How Does It Work?¶
attrs certainly isn’t the first library that aims to simplify class definition in Python.
But its declarative approach combined with no runtime overhead lets it stand out.
Once you apply the
@attr.s decorator to a class,
attrs searches the class object for instances of
Internally they’re a representation of the data passed into
attr.ib along with a counter to preserve the order of the attributes.
In order to ensure that subclassing works as you’d expect it to work,
attrs also walks the class hierarchy and collects the attributes of all base classes.
Please note that
attrs does not call
It will write dunder methods to work on all of those attributes which also has performance benefits due to fewer function calls.
attrs knows what attributes it has to work on, it writes the requested dunder methods and – depending on whether you wish to have a dict or slotted class – creates a new class for you (
slots=True) or attaches them to the original class (
While creating new classes is more elegant, we’ve run into several edge cases surrounding metaclasses that make it impossible to go this route unconditionally.
To be very clear: if you define a class with a single attribute without a default value, the generated
__init__ will look exactly how you’d expect:
>>> import attr, inspect >>> @attr.s ... class C(object): ... x = attr.ib() >>> print(inspect.getsource(C.__init__)) def __init__(self, x): self.x = x
No magic, no meta programming, no expensive introspection at runtime.
Everything until this point happens exactly once when the class is defined.
As soon as a class is done, it’s done.
And it’s just a regular Python class like any other, except for a single
__attrs_attrs__ attribute that
attrs uses internally.
Much of the information is accessible via
attr.fields and other functions which can be used for introspection or for writing your own tools and decorators on top of
And once you start instantiating your classes,
attrs is out of your way completely.
This static approach was very much a design goal of
attrs and what I strongly believe makes it distinct.
In order to give you immutability,
attrs will attach a
__setattr__ method to your class that raises an
attr.exceptions.FrozenInstanceError whenever anyone tries to set an attribute.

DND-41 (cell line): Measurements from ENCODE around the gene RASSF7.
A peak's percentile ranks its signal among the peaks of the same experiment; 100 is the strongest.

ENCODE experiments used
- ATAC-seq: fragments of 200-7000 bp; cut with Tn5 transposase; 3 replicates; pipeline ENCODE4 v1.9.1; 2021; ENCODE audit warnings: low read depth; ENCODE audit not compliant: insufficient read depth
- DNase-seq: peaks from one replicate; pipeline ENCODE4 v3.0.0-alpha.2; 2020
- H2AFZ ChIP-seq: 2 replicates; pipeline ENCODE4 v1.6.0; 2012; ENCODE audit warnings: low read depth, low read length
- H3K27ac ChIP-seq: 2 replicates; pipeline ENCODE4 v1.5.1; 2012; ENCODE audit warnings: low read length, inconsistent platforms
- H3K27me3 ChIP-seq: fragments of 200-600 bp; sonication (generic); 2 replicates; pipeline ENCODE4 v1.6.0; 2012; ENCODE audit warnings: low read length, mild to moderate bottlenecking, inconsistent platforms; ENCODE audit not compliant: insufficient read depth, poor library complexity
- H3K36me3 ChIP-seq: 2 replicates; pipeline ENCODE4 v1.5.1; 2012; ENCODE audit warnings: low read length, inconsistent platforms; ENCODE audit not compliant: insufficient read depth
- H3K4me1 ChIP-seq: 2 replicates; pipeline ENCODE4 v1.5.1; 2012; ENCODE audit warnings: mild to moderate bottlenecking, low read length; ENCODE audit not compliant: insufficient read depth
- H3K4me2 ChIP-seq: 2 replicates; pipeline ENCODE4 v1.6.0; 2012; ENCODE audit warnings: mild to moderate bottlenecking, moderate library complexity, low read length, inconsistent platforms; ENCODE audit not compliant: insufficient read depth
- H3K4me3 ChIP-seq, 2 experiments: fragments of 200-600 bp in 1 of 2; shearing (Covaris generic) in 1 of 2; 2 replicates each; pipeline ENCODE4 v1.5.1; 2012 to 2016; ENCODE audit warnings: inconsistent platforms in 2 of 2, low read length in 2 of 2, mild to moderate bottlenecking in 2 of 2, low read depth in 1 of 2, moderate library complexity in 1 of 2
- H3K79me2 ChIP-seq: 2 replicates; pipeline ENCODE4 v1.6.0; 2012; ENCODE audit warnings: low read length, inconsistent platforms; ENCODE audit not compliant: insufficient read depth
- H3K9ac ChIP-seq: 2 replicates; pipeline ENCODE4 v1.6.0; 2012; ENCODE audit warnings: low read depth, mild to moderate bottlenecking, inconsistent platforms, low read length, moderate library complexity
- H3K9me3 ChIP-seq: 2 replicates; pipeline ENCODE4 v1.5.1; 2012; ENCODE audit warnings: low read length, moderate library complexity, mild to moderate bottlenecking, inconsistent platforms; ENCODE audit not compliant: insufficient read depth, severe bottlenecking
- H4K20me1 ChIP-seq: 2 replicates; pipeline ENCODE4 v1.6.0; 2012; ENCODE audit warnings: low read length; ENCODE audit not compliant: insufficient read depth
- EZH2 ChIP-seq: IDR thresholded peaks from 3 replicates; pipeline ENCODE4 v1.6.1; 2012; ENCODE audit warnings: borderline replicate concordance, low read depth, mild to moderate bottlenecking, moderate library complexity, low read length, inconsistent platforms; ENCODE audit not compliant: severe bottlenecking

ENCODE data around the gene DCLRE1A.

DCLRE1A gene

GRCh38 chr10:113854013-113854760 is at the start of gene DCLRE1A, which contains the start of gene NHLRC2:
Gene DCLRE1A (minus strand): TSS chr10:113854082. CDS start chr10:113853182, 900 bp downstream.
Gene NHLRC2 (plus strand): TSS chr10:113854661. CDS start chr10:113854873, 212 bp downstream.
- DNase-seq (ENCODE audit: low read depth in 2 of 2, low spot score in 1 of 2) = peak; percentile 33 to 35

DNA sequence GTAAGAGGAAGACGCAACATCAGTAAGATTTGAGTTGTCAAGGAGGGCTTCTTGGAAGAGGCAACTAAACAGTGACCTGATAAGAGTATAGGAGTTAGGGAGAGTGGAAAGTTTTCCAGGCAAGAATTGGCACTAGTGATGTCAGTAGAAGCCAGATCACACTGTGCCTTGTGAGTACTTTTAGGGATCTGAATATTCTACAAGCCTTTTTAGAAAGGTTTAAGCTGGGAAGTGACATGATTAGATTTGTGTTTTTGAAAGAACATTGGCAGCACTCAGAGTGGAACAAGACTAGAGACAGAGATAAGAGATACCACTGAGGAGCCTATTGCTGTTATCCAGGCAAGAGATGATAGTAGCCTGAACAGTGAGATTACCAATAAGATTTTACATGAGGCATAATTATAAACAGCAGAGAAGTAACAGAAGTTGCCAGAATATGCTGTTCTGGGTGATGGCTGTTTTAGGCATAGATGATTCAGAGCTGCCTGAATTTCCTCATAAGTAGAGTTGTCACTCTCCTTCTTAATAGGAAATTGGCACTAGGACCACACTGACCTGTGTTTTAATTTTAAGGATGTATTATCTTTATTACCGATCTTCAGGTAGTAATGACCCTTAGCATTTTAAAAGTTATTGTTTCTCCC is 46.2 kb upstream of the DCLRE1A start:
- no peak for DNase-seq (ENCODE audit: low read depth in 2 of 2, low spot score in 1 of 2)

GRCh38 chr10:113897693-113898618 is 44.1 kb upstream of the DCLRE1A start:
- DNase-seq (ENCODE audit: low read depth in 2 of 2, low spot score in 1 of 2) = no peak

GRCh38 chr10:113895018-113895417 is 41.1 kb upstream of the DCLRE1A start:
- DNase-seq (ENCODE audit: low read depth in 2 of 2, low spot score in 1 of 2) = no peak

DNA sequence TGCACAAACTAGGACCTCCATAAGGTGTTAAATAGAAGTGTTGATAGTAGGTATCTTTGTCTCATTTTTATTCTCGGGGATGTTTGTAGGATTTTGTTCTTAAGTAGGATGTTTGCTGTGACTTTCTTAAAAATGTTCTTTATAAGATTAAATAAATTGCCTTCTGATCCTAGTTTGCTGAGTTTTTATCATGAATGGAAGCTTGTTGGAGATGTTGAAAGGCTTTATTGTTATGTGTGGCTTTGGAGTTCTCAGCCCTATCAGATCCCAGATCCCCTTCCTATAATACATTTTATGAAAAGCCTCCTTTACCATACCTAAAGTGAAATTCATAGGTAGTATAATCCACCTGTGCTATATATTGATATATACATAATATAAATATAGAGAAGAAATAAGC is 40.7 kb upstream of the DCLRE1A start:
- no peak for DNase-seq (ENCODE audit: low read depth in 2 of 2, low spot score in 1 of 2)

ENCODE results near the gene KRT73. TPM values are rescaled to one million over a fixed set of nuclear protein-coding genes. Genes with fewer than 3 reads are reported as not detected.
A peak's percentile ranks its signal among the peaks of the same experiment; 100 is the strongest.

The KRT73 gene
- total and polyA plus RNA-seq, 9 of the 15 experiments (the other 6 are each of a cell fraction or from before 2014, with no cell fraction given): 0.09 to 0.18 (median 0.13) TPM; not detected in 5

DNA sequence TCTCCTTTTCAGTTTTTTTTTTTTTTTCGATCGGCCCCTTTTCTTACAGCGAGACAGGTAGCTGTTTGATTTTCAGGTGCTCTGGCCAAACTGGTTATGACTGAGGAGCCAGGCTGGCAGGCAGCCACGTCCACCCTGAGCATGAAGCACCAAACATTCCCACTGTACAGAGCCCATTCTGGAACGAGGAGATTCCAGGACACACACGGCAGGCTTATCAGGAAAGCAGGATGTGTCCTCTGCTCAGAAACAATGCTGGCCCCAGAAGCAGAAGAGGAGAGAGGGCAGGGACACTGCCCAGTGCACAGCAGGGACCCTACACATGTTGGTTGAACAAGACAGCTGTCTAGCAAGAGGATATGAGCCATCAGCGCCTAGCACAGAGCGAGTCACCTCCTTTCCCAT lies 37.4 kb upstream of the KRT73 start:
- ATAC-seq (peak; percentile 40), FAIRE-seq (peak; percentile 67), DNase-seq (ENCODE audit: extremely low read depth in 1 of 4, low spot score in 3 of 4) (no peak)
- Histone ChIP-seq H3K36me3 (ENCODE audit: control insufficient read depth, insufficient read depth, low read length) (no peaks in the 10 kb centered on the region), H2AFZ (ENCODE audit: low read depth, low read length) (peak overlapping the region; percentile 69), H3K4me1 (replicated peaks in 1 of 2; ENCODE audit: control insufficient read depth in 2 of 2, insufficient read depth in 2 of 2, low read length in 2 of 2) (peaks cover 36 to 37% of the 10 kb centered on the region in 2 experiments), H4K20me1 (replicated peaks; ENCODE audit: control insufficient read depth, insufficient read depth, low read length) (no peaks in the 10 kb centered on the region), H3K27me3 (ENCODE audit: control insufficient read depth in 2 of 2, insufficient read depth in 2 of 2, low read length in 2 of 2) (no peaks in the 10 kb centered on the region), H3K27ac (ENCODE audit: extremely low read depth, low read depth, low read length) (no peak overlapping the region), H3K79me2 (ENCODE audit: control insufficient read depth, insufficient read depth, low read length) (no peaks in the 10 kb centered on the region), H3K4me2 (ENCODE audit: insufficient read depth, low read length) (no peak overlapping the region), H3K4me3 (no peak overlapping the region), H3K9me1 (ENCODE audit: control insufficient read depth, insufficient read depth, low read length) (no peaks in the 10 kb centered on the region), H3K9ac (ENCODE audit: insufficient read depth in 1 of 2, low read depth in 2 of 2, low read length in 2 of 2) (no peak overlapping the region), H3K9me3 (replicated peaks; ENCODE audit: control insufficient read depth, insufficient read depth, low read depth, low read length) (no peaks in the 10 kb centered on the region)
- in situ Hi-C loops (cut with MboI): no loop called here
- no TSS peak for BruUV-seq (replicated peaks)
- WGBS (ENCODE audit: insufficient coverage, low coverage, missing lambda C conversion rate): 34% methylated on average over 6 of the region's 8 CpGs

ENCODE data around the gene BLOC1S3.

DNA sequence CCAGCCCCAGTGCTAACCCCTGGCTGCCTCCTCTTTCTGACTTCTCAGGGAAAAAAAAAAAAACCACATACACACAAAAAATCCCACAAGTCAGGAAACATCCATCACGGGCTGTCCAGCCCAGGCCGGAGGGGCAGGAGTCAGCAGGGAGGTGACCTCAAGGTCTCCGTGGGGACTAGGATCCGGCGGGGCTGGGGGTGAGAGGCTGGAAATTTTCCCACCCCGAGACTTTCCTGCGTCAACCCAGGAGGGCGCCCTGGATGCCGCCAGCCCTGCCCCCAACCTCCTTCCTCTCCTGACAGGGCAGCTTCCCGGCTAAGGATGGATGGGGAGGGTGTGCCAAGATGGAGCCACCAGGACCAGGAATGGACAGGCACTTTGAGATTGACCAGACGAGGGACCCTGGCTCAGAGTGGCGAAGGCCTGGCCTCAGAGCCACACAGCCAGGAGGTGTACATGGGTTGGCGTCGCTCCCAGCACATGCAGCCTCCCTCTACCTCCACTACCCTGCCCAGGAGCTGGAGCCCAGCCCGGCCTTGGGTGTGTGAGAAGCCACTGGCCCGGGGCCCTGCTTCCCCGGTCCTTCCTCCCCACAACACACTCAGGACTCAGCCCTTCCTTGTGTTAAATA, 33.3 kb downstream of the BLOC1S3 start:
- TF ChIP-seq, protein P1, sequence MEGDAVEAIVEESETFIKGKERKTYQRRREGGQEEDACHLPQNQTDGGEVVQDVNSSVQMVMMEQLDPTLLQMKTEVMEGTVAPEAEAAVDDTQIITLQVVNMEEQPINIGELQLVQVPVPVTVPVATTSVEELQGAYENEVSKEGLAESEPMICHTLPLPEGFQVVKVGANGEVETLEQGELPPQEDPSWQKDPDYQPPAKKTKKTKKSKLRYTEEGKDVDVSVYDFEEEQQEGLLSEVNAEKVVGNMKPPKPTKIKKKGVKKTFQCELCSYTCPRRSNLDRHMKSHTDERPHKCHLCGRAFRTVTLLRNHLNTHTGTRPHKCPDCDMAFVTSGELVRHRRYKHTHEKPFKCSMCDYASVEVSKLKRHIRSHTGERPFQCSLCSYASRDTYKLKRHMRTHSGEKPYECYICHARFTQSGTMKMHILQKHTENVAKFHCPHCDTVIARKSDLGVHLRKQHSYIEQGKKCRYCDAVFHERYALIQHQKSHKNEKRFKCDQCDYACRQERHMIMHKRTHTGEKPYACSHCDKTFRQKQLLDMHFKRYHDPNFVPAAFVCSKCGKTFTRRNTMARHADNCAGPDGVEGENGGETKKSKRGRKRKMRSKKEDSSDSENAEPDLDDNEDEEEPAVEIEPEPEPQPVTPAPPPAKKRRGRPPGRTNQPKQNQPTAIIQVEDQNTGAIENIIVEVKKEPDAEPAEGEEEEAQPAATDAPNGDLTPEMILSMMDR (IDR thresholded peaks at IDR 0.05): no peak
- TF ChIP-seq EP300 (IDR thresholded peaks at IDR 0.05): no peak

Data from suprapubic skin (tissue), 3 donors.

Both errors subclass
Depending on whether a class is a dict class or a slotted class,
attrs uses a different technique to circumvent that limitation in the
Once constructed, frozen instances don’t differ in any way from regular ones except that you cannot change its attributes.
Dict classes – i.e. regular classes – simply assign the value directly into the class’ eponymous
__dict__ (and there’s nothing we can do to stop the user to do the same).
The performance impact is negligible.
Slotted classes are more complicated.
Here it uses (an aggressively cached)
object.__setattr__() to set your attributes.
This is (still) slower than a plain assignment:
$ pyperf timeit --rigorous \ -s "import attr; C = attr.make_class('C', ['x', 'y', 'z'], slots=True)" \ "C(1, 2, 3)" ........................................ Median +- std dev: 378 ns +- 12 ns $ pyperf timeit --rigorous \ -s "import attr; C = attr.make_class('C', ['x', 'y', 'z'], slots=True, frozen=True)" \ "C(1, 2, 3)" ........................................ Median +- std dev: 676 ns +- 16 ns
So on a laptop computer the difference is about 300 nanoseconds (1 second is 1,000,000,000 nanoseconds). It’s certainly something you’ll feel in a hot loop but shouldn’t matter in normal code. Pick what’s more important to you.
You should avoid instantiating lots of frozen slotted classes (i.e.
@attr.s(slots=True, frozen=True)) in performance-critical code.
Frozen dict classes have barely a performance impact, unfrozen slotted classes are even faster than unfrozen dict classes (i.e. regular classes).